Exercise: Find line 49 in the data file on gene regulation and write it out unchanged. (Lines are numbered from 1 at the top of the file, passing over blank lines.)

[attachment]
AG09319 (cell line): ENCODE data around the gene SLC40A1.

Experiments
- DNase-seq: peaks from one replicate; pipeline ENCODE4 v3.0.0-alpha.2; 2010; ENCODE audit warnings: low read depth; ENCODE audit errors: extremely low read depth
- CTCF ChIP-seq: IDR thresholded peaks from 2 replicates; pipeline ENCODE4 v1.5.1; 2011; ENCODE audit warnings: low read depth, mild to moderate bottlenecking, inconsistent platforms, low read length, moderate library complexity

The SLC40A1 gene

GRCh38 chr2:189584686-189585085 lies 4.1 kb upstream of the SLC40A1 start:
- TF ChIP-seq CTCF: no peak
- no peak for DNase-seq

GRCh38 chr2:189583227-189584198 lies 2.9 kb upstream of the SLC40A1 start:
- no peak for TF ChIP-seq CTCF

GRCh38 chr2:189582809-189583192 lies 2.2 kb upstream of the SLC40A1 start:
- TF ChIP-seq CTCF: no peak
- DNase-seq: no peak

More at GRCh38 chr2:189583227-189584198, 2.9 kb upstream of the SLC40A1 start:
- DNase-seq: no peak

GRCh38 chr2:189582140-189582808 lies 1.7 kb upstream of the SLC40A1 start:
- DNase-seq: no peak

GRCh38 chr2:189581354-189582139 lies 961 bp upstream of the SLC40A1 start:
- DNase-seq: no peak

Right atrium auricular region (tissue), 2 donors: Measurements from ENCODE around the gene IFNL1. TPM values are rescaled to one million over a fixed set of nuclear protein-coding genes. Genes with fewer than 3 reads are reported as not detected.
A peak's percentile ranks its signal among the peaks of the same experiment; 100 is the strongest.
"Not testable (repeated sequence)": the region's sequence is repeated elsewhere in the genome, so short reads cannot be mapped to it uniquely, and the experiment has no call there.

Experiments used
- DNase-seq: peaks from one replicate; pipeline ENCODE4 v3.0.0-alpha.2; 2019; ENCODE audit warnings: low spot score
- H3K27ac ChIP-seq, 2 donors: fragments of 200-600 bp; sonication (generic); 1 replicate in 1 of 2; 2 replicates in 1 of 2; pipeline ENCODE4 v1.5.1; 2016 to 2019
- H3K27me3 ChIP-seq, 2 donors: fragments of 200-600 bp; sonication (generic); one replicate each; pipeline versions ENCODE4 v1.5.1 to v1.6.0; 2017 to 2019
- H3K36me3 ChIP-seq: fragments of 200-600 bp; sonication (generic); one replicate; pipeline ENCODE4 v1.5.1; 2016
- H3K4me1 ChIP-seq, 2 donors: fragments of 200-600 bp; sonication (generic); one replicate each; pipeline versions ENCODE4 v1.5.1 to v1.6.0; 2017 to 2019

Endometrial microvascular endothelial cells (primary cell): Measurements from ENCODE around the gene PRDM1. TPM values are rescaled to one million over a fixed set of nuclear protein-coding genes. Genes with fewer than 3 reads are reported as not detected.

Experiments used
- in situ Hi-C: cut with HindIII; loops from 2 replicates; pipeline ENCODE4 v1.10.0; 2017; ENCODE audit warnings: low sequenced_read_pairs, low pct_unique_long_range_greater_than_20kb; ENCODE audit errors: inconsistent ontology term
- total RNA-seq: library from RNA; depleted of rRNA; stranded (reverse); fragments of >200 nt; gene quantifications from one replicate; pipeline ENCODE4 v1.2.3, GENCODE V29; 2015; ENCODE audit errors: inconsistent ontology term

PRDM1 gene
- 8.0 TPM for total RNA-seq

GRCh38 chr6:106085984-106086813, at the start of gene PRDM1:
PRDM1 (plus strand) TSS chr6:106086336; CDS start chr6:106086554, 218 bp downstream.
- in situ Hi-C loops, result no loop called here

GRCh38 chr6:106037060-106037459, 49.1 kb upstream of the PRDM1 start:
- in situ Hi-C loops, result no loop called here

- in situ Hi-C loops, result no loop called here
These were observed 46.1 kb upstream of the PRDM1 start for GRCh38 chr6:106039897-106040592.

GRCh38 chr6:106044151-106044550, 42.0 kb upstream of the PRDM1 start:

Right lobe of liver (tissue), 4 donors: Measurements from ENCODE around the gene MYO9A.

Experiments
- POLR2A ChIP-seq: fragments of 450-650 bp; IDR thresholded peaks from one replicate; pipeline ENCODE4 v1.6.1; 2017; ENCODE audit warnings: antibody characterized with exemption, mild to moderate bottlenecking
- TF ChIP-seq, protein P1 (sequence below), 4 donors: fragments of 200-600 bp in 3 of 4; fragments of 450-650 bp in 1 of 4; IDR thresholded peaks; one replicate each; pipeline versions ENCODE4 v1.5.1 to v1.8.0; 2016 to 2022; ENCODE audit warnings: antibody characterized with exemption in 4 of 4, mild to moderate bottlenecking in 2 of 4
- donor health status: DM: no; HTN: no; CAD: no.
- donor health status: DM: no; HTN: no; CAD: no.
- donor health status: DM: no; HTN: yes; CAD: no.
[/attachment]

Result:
- donor health status: DM: no; HTN: yes; CAD: no.